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Do well in a job interview by not selling yourself


Most people go to a job interview prepared to sell themselves. But they can do better by spending more effort directing their energy towards the needs of the Interviewers. Here are some concrete ideas:

Practice gratitude

The theory of emotional contagion predicts that good moods really do spread. So going into your job interview in an upbeat state of mind increases the chances that your prospective employer will respond to you enthusiastically.

There is an easy way to do this. People who keep track of things that they were grateful for tended to be more positive than people who were naturally or negatively focused. So before your interview, list of 5 or 10 things you’re grateful for or write a thank-you note to someone. This will put you in a better state of mind and that will show in the interview.

Reduce your stress

A 2015 study published in Clinical Psychological Science found that adults who performed minor kindnesses such as holding open a door or helping a stranger carry a stroller down a flight of stairs experienced lower levels of stress. Helping others also reminds us that in the grand scheme of things, the interview is not so important – that too takes the pressure off.

Wear a distinctive accessory

Wearing a distinctive accessory to the interview will set you apart from the other applicants. This could be anything from a colourful scarf or pocket handkerchief to an unusual pair of eyeglasses. This enhances your “personal brand” making it more likely that your interviewer will remember you later.

Always take the water

People tend to form first impressions quickly, drawing on a variety of factors; some, such as our faces and voices, are beyond a job applicant’s control. So it’s important to do what you can to make a good impression, no matter how small.

One simple way is to accept your interviewer’s offer of coffee or water. This is the same thing as Practicing Gratitude explained above but in this case you are making the interviewer feel hospitable and therefore putting them in a good mood. The second reason for accepting the water is that it gives you a prop: you can gather your thoughts during the interview while taking a long sip.

Generate some enthusiasm

Chances that are your first exchange with your interviewer will the question “how are you?” Rather than response with the usual “good” or even “great” say “fantastic”.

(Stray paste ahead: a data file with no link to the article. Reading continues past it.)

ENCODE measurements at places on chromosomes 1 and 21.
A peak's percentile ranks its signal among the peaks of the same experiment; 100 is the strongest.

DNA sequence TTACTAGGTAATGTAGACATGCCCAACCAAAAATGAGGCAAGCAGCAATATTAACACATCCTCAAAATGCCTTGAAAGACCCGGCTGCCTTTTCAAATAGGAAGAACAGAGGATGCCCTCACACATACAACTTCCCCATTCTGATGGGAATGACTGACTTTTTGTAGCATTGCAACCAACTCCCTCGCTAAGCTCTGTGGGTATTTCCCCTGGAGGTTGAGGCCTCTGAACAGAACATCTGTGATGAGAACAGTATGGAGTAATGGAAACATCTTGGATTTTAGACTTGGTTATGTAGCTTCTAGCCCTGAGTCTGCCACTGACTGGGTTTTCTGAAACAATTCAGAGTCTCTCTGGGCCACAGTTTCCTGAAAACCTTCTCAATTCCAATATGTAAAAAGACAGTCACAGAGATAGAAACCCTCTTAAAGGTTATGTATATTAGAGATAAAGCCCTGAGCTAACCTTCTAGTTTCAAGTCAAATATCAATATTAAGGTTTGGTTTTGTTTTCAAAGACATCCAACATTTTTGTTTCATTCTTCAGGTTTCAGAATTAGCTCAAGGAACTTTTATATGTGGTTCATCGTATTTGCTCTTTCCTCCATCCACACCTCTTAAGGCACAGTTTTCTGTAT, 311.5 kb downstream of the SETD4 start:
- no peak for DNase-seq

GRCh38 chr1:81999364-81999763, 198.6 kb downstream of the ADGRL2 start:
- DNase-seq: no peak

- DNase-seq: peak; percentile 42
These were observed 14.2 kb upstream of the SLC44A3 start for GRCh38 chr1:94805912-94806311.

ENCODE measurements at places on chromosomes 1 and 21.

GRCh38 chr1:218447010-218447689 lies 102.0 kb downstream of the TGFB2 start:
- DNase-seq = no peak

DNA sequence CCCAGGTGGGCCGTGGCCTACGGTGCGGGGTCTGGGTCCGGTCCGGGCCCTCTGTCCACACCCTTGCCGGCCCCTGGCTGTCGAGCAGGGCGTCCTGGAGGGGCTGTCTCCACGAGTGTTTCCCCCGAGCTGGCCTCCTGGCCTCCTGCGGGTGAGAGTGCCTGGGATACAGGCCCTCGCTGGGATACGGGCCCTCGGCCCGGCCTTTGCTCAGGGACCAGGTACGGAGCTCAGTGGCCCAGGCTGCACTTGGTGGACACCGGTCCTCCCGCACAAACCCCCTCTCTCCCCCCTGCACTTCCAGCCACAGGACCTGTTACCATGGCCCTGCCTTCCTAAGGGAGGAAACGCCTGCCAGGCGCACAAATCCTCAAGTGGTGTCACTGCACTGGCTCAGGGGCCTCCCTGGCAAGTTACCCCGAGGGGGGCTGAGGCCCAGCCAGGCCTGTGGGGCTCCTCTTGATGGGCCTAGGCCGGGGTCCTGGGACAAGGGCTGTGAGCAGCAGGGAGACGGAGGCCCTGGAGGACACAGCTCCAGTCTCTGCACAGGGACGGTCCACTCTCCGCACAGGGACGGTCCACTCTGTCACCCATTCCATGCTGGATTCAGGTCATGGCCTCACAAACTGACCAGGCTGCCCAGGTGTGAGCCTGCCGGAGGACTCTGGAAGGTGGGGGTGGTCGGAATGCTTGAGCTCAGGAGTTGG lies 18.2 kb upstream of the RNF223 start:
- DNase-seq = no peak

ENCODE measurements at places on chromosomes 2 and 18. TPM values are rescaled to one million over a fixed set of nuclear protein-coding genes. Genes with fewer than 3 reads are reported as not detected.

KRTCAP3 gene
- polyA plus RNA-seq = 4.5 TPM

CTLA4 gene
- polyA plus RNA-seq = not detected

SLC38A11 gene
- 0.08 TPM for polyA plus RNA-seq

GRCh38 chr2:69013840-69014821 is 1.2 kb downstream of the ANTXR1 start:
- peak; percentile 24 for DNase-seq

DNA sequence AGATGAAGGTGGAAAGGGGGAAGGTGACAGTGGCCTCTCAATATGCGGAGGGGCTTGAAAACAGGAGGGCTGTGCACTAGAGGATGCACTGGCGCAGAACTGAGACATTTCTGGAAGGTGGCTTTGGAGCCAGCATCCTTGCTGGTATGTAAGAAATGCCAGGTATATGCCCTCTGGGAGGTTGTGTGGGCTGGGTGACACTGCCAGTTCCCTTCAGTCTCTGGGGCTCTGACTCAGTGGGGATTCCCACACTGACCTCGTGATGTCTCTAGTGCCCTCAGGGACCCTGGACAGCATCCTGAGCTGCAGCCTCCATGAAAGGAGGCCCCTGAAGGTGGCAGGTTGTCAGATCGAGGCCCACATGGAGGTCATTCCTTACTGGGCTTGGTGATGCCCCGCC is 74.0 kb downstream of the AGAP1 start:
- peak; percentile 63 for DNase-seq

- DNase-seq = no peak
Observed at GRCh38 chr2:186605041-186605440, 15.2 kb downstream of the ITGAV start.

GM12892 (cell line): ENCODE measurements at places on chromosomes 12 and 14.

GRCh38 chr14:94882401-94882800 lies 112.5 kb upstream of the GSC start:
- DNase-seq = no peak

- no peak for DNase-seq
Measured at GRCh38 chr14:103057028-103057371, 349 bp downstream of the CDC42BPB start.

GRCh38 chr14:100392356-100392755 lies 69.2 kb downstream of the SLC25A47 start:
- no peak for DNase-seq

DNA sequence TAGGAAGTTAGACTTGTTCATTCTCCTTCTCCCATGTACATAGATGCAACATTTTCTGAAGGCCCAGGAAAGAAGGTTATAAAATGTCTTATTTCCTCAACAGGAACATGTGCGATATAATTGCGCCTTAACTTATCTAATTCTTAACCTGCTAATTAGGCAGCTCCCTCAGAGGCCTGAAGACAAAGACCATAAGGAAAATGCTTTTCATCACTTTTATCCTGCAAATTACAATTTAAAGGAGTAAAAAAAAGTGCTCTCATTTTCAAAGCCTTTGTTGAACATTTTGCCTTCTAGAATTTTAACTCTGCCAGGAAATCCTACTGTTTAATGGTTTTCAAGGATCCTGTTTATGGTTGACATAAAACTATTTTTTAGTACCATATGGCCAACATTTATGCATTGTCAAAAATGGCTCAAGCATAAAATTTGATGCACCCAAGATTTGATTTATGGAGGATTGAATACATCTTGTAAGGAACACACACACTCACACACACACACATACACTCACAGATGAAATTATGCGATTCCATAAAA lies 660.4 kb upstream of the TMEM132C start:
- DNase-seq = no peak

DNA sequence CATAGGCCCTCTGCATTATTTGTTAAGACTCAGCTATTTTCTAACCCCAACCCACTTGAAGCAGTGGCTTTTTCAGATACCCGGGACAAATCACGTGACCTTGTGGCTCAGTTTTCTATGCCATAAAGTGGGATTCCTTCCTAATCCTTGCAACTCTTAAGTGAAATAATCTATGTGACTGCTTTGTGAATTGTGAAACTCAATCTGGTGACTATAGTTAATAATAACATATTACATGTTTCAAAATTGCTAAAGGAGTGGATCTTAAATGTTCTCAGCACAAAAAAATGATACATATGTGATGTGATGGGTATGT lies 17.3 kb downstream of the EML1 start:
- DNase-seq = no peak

Why – everyone wants to be around someone who’s fantastic and no one wants to be around someone who just says ‘I’m okay” or “I’m tired”. In any case your answer will get your interviewer’s attention.

It’s not about you

Your goal in the interview should be to identify your interviewers’ vision for the role and what you can do for the company help it accomplish its goals, Kerpen says. To put this another way, people think they’re going to job interviews to talk about themselves, but if you can get the interviewer talking about their own vision, they are going to like you.


Mirroring is a psychological phenomenon in which people mimic speech patterns, gestures and nonverbal behaviours of others. Research has shown that people who use mirroring effectively tend to be seen in a positive light.

The key is to do this naturally. For example, you might try picking up a phrase that the interviewer uses and repeating it in your question. This can demonstrate that you’re listening closely so the other person feels like they’re being heard. This is particularly important in a job interview, for managers are looking for prospective employees who pay attention to and remember what they say.

Be transparent about your failures

Most employers want people who are self reflective enough to recognise their mistakes and learn from them. We all make mistakes; the real problem is making a mistake and not learning from it or covering it up. This transparency tends to be rewarded and helps us connect with others.

Offer genuine praise

Don’t underestimate the power of genuine praise at the end of an interview. Letting people know how much you appreciated their questions and their company makes them feel good. A further step on is to write a thank-you note right away. The easiest way to do this it to bring a blank card with you to the interview. When the interview is over you can note down your thanks in the lobby and leave the card with the receptionist. As this is handwritten it is also a way to differentiate yourself.